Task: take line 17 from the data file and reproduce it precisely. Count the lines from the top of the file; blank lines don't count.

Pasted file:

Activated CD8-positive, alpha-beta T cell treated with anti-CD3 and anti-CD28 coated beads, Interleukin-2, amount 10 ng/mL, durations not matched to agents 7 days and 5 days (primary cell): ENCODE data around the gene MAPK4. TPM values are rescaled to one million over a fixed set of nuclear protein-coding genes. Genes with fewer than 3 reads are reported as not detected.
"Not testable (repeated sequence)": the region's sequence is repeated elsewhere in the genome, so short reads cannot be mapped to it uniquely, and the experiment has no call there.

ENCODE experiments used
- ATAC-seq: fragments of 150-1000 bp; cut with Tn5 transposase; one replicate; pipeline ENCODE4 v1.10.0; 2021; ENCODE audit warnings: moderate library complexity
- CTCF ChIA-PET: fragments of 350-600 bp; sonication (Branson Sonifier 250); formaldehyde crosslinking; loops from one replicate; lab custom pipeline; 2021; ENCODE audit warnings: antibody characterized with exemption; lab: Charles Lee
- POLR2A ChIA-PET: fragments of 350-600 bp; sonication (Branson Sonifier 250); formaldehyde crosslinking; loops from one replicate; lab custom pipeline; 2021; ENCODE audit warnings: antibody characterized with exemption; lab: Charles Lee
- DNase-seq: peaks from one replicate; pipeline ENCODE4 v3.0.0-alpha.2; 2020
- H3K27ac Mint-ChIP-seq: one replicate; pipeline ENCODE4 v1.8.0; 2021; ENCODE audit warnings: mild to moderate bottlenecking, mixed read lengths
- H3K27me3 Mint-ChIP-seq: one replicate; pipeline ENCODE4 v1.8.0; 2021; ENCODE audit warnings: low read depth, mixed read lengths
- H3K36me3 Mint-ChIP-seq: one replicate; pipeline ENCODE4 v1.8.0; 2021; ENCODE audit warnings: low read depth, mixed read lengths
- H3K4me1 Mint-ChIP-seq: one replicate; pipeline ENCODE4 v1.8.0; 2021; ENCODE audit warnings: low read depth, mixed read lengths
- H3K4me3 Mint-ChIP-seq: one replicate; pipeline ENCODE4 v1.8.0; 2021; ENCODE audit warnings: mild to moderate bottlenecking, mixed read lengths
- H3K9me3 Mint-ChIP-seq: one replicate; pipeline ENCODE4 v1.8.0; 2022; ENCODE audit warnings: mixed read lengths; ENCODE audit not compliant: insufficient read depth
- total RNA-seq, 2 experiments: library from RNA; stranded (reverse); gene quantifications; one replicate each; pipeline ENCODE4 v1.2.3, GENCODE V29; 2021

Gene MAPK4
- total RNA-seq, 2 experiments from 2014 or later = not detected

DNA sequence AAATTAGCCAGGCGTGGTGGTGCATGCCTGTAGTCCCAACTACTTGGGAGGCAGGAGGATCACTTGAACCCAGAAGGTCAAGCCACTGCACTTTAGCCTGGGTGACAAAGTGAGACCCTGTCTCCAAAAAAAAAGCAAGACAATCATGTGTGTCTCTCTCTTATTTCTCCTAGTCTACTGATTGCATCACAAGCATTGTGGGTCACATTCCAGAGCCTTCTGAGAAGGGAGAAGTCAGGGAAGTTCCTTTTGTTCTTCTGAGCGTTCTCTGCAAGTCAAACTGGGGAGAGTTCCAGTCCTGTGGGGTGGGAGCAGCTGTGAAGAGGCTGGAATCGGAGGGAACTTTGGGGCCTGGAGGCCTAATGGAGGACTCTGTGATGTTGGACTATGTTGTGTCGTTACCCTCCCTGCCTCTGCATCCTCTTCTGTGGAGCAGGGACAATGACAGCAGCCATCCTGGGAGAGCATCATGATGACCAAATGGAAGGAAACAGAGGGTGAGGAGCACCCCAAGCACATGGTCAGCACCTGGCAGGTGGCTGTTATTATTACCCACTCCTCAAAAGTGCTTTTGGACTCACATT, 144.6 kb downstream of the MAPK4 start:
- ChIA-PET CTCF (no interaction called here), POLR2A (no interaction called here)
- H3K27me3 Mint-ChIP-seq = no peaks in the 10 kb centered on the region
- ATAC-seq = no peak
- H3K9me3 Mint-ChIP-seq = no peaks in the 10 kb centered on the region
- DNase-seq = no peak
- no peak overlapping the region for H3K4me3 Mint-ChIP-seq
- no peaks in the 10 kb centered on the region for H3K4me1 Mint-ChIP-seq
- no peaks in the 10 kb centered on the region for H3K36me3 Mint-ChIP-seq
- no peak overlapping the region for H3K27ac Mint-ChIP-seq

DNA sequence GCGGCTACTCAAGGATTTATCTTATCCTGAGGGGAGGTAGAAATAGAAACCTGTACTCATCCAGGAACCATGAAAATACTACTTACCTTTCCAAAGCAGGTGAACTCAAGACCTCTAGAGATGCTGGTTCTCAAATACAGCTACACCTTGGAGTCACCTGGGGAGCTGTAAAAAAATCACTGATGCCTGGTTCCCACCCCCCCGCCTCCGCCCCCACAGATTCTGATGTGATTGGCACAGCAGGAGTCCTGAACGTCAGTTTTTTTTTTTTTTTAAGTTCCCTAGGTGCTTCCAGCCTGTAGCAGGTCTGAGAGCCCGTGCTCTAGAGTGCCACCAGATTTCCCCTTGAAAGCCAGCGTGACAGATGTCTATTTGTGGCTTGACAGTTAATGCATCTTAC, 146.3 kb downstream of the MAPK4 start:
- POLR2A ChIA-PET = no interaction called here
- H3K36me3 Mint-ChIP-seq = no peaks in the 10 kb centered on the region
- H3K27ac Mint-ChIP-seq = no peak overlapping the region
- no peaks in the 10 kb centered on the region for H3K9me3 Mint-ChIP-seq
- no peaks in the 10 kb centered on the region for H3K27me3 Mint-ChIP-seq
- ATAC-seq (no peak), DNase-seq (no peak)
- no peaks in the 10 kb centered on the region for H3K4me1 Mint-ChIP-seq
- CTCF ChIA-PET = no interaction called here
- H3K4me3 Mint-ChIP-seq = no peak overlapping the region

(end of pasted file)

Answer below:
DNA sequence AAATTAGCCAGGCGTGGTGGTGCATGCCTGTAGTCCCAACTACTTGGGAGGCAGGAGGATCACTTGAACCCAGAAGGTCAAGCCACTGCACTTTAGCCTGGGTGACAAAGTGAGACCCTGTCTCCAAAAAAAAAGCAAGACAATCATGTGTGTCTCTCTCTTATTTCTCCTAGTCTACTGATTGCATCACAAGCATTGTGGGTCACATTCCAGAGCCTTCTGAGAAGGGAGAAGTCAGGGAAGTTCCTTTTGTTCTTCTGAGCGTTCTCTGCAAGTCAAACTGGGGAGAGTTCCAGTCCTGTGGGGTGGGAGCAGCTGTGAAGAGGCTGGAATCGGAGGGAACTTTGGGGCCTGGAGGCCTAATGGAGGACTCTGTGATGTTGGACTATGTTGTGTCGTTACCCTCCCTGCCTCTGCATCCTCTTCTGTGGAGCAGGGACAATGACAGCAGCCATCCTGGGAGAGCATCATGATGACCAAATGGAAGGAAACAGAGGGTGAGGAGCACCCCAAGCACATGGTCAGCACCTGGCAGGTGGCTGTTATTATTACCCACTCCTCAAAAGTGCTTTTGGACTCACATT, 144.6 kb downstream of the MAPK4 start: